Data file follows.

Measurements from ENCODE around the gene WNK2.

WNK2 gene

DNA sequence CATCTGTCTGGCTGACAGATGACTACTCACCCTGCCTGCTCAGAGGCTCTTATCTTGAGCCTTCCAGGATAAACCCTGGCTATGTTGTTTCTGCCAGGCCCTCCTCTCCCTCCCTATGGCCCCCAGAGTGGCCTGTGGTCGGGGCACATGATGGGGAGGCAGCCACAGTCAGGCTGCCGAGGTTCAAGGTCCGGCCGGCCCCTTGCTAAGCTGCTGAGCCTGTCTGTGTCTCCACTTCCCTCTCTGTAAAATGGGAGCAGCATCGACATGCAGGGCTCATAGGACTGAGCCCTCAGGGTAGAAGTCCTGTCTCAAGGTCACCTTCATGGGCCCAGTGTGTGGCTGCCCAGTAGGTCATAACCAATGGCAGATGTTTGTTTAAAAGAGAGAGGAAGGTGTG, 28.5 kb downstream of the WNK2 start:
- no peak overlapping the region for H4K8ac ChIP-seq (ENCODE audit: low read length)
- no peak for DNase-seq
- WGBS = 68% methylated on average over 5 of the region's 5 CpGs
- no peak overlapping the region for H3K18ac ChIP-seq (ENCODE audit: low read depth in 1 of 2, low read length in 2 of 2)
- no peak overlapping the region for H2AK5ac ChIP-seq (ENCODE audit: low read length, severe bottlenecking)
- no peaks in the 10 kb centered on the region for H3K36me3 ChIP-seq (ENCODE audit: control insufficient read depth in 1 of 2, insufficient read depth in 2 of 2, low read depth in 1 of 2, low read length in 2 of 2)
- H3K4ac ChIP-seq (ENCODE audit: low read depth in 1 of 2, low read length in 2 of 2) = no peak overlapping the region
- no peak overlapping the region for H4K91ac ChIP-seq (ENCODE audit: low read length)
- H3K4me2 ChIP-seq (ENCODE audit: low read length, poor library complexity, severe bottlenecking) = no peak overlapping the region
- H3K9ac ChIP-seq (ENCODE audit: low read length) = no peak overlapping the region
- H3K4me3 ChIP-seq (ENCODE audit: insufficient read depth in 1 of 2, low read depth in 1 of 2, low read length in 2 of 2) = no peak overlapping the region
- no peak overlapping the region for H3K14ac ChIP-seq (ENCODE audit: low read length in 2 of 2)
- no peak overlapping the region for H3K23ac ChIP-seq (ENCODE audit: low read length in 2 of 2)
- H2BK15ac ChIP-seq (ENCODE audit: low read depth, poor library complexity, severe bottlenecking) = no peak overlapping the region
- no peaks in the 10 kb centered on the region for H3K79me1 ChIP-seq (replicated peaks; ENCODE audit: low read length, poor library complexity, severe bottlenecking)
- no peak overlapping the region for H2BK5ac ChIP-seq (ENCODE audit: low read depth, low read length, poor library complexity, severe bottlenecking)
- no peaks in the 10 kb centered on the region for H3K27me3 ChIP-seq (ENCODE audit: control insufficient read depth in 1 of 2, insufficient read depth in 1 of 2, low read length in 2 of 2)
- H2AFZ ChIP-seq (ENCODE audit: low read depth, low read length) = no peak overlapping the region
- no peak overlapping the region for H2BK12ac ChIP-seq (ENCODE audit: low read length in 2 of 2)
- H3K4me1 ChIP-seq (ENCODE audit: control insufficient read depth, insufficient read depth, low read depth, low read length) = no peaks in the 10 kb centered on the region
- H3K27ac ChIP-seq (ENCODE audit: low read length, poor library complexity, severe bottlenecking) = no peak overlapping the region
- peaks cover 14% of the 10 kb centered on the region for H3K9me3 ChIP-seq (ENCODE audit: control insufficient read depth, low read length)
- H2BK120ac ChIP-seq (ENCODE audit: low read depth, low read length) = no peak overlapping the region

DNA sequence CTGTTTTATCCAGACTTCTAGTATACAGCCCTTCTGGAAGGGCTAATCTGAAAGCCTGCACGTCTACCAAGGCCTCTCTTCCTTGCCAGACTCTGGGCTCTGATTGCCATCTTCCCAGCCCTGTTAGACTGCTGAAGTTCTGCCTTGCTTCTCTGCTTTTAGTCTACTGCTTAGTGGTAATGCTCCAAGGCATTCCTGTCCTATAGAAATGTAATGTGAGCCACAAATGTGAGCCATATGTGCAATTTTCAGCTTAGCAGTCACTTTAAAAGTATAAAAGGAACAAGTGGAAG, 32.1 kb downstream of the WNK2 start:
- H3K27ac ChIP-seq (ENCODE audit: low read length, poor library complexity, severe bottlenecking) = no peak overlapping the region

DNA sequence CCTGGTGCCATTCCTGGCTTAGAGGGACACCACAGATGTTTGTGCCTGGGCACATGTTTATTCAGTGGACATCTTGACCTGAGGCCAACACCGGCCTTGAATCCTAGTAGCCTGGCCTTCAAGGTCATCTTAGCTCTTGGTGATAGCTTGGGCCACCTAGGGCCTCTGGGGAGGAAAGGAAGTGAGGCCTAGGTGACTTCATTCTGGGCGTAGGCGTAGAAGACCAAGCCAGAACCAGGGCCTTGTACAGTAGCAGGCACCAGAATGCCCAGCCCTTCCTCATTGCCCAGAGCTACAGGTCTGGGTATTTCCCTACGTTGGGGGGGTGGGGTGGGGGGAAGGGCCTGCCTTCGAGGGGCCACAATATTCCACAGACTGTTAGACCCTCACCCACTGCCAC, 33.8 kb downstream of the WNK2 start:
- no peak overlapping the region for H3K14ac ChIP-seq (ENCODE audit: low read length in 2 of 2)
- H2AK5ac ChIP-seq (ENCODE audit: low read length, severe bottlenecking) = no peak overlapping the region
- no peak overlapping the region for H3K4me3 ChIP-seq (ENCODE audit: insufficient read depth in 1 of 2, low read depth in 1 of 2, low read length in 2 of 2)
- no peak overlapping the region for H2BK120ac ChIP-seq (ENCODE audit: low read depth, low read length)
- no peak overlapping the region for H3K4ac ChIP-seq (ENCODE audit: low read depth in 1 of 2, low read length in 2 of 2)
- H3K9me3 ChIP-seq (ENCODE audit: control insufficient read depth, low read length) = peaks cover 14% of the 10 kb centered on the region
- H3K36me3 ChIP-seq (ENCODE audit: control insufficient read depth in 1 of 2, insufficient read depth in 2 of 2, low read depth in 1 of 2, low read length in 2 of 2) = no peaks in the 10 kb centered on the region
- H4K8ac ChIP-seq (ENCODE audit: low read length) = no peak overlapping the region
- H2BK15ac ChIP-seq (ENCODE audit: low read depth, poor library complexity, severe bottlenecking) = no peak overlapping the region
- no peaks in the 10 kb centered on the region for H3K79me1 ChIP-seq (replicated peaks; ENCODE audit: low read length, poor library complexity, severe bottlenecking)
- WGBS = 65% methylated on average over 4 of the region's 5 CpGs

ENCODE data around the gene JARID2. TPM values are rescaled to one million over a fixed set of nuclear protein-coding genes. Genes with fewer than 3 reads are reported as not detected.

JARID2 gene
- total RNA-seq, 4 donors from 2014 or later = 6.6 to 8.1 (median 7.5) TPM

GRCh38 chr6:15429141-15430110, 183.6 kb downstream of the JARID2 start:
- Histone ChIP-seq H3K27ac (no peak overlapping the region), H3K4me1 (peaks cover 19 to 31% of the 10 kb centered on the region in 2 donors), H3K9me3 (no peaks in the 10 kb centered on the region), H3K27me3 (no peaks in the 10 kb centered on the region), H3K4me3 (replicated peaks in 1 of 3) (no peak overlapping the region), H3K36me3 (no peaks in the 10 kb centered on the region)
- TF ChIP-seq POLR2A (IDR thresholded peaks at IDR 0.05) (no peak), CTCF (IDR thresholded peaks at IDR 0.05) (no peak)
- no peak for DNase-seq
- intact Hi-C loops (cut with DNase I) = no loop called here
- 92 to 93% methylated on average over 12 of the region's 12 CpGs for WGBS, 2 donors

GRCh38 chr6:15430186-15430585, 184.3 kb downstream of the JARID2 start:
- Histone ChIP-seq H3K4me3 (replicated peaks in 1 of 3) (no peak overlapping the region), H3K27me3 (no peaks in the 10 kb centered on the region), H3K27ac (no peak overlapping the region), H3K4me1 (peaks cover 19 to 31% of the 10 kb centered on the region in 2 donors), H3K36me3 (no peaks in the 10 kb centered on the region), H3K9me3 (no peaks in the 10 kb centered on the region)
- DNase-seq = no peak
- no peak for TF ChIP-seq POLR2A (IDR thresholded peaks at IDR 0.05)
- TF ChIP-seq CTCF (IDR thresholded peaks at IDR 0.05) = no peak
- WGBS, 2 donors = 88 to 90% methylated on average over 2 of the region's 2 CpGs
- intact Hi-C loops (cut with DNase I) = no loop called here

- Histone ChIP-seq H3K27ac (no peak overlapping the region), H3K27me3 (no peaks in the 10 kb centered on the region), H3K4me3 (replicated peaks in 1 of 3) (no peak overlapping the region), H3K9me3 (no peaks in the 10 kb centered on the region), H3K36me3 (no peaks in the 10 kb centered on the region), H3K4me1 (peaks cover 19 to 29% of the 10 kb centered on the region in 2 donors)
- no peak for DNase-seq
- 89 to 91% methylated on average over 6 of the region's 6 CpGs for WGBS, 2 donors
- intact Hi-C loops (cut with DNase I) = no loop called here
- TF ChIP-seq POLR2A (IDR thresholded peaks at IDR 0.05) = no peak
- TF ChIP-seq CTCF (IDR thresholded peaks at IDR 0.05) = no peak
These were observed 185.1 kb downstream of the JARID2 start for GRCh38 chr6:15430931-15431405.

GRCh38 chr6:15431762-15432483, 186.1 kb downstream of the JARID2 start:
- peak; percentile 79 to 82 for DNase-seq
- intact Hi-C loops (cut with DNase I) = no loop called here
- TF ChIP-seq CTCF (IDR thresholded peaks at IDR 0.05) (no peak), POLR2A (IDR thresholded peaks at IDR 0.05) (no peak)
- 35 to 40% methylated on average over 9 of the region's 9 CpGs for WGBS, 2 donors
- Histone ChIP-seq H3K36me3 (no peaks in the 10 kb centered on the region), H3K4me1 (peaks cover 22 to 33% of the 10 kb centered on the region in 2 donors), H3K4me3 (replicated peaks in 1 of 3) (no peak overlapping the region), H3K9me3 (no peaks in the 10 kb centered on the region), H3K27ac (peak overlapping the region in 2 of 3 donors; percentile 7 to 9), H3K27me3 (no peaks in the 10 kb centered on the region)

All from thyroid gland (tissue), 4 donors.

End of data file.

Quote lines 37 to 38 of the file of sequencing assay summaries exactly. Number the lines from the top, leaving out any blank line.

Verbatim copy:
- H4K8ac ChIP-seq (ENCODE audit: low read length) = no peak overlapping the region
- H2BK15ac ChIP-seq (ENCODE audit: low read depth, poor library complexity, severe bottlenecking) = no peak overlapping the region